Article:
Last week, Personnel Today revealed the results of Vodafone’s annual Working Nation survey. The overwhelming finding was that we are a nation of ‘workplace chameleons’, changing our personalities and identity to get on at work – and bosses positively expect it. But how damaging is this tension between work and personal life, and what are the effects of these changing identities on people’s performance, values and behaviours?
Personnel Today met with a group of HR professionals, academics and workplace psychologists to discuss the findings.
Q We all change our identities to some extent at work, but does that really make us workplace chameleons?
Chris Bones: We all wear different clothes, but I’m not sure I agree with the term ‘workplace chameleons’. People’s motivations for being in that group are all very different. For example, divorcees are cited as more likely to change themselves, but this may be because they have greater personal or financial commitments.
John Purcell: There’s a notion of ’emotional labour’ – so if you are a member of airline cabin crew, or in sales, you show behaviours that are deemed to be appropriate to success in that role – you smile, you’re polite. The question, then, is the extent to which you’re able, when off duty, to shake off these behaviours.
David Leech: The experiences I have where people you know in one circumstance turn out to be different in another are all in the workplace.
Andy Hill: We have a perception of how we’re supposed to behave at work, and there’s an expectation that we must be doing it for someone else. The paradox is that we’re doing it for ourselves. Outside work, our social interaction is our choice; at work, we don’t have a choice.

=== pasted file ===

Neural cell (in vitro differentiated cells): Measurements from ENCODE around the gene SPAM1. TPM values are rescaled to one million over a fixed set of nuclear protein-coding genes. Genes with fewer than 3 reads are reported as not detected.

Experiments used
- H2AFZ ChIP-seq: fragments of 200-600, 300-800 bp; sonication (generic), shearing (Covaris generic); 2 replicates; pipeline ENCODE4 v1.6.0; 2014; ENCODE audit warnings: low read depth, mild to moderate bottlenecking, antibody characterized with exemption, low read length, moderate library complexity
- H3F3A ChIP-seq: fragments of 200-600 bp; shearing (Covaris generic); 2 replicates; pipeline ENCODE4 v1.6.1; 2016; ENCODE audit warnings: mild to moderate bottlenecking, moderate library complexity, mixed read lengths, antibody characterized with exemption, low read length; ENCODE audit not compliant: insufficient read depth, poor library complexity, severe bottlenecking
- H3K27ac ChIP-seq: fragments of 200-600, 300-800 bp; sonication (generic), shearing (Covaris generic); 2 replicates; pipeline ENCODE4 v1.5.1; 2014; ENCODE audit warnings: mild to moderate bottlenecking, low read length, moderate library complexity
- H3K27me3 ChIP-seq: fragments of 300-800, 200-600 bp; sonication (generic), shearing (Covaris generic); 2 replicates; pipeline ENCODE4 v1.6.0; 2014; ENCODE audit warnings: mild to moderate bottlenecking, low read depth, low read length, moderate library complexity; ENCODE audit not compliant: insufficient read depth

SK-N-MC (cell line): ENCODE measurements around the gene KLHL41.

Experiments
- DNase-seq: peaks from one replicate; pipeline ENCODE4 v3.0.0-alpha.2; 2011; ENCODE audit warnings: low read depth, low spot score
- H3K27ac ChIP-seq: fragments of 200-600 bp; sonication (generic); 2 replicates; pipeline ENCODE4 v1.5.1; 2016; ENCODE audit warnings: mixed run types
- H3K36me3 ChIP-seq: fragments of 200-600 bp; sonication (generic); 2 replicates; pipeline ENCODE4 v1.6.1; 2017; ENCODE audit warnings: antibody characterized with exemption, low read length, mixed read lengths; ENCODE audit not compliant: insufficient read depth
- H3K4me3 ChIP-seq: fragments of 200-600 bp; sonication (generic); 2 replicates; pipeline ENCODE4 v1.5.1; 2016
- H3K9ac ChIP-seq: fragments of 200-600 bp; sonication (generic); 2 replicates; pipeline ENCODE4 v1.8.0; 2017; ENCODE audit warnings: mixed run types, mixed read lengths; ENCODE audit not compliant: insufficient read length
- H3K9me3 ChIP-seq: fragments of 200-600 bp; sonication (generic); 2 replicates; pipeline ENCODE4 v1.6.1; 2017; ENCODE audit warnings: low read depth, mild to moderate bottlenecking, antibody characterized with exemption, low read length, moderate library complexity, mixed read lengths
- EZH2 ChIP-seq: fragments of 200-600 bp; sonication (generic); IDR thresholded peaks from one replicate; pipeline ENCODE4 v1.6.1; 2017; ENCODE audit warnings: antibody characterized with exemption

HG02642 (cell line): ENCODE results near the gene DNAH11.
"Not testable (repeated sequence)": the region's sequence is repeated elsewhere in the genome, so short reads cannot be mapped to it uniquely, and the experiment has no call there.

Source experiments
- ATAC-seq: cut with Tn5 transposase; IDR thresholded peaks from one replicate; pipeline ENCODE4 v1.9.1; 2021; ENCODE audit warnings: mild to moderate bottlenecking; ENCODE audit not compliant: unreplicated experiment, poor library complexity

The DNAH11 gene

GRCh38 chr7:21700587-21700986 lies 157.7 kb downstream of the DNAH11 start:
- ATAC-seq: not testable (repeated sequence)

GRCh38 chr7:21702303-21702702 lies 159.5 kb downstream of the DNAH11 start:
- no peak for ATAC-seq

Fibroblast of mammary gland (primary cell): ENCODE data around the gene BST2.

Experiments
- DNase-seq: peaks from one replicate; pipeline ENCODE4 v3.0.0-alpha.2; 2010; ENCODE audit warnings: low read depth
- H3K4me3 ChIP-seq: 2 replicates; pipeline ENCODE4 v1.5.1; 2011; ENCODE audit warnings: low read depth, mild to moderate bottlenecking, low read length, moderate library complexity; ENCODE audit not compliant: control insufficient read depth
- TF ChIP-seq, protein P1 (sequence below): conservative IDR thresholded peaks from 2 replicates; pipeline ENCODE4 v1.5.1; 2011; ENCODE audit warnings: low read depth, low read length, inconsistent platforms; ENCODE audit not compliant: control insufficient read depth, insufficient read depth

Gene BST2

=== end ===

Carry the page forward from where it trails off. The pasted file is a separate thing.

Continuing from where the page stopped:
John Purcell: Somewhere like [department store] John Lewis is where work and personal values coincide. Staff recognise that what the company is trying to do with its customers is similar to what they want themselves. There’s a sharing of values and the two identities work well together.
Q What influences our workplace identity?
Alison Gill: We all come to a job with baggage, especially when we’ve worked for big companies. You leave one job because of the bureaucracy or whatever – the key is to be open and honest up front.
John Purcell: Professionals, such as accountants and lawyers, tend to emphasise job satisfaction. They want to know: ‘Does my employer help me achieve job satisfaction?’ So you can identify with your employer, but many people identify with their clients. Organisations that say your chief identity must be the corporate one tend to impose their culture from the top down.
Chris Bones: HR often gets in the way in the conversations we have with our employers. They say: ‘This is what he really meant by this…’. In the private sector, we invested everything we had in branding because of the war for talent, but we stopped investing in line management. This has serious consequences.
Q What can HR professionals do to ease the transition between our work selves and our personal selves?
David Leech: HR is the go-between, the creator of conversations. CMS has devised a toolkit around ‘things to talk to people about’, whether that’s office politics or pay. When I worked at [banking company] Investec, we put all our energy into culture rather than strategy, creating conditions in which we could be opportunistic.
Chris Bones: HR has spent the last 15 to 20 years taking layers out of organisations. We assume the organisation could do the same amount of work with fewer people. As HR, we should take the blame for taking time out of organisations to have conversations.
David Cartwright: Our company is very lean now. It’s impossible to maintain the interaction you had before. You’ve also got to remember that people have different identities outside the workplace – they’re a father, a husband, as well as an employee.